9. Phone your elderly relatives or neighbours who you know are on their own. As I said, you are not alone in self-isolation. Many of us are able to use our smartphones to interact with others but this isn’t an option for many elderly people who are also at high risk. If you know of an elderly person who is probably on their own, spend 30 minutes giving them a ring and having a chat. It will make them feel less alone and will probably make you feel really good that you made the effort. We all need to look out for each other.

  10. Learn something new. Another way to feel productive during self-isolation is to learn something new. There are so many free online resources available so you can learn pretty much anything from home. One website I love is, there are lots of free courses or if you pay around £30-40 you can get a certificate in certain courses which can then go on your CV. I’ve just signed up to an Open University course called ‘Make Change Happen’ and I am really looking forward to starting it.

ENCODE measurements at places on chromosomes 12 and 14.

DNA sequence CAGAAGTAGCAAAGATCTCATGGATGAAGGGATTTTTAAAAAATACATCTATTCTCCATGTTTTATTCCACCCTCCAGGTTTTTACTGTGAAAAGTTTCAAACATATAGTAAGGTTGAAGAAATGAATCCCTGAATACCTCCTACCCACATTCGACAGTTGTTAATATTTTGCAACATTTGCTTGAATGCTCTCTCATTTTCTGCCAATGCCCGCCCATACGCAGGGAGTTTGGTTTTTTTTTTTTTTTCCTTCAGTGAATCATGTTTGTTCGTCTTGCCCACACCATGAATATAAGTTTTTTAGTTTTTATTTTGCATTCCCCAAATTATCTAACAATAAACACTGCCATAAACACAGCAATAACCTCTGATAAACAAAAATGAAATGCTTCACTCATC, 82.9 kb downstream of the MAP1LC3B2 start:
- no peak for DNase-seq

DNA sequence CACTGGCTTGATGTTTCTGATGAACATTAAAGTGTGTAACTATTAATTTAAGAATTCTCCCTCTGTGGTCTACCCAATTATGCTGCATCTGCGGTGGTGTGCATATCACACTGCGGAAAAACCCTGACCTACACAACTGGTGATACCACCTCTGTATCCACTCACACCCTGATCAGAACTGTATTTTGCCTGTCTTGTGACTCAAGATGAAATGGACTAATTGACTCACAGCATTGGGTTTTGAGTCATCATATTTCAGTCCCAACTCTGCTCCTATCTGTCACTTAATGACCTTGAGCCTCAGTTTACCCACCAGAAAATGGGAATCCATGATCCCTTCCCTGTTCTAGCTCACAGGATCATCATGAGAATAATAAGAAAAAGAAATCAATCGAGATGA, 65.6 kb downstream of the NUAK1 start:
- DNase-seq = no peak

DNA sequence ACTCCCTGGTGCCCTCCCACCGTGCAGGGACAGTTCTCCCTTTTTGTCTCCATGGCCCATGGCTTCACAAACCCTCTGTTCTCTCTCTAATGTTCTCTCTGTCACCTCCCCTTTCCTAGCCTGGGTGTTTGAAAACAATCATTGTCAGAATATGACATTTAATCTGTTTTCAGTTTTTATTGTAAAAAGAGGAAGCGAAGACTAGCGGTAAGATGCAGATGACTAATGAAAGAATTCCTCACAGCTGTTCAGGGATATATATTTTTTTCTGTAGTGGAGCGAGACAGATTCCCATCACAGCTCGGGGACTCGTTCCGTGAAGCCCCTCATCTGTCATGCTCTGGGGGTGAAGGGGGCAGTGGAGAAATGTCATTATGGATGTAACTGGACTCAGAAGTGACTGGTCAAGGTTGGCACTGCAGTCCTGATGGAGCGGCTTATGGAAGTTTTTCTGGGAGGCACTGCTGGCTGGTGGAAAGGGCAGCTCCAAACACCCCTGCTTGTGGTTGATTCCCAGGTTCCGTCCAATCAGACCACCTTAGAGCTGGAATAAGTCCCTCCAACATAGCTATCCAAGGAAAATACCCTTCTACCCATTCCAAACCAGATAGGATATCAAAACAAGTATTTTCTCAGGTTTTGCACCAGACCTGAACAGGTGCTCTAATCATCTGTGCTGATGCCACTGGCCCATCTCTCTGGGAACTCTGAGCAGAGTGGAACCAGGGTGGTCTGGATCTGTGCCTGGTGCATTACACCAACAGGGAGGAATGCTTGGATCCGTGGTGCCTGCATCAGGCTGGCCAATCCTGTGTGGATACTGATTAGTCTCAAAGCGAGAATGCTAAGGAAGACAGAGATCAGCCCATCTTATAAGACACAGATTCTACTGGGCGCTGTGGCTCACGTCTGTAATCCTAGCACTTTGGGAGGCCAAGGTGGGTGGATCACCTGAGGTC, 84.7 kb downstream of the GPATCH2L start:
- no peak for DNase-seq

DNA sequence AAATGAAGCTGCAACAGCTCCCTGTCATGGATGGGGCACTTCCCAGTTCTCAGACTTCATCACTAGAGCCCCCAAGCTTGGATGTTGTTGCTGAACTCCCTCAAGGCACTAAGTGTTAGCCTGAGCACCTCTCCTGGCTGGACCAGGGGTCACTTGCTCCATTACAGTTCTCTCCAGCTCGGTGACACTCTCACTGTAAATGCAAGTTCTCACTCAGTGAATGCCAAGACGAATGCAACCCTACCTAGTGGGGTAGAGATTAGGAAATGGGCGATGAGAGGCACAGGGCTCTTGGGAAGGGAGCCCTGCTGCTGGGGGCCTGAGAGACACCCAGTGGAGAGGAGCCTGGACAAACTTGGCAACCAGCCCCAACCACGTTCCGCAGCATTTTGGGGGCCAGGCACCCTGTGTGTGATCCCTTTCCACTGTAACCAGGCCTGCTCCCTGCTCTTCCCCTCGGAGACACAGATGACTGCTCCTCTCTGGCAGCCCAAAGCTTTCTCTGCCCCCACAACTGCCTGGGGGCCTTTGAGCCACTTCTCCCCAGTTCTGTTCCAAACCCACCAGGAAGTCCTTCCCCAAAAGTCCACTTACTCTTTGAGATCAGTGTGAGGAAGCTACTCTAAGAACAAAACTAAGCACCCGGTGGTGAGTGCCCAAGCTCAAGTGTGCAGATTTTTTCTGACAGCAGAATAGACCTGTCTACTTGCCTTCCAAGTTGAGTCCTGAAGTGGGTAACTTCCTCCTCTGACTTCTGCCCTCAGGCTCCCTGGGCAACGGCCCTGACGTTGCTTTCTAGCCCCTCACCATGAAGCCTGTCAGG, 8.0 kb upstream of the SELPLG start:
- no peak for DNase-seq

This is not an exhaustive list. Everyone will have their own techniques to distracting themselves and staying happy in these scary times. Please reach out to us at Trailblazers if you’re feeling lonely or scared. Remember to look out for yourselves and take care of each other.

This was originally published on Muscular Dystrophy UK’s website on 18/03/2020.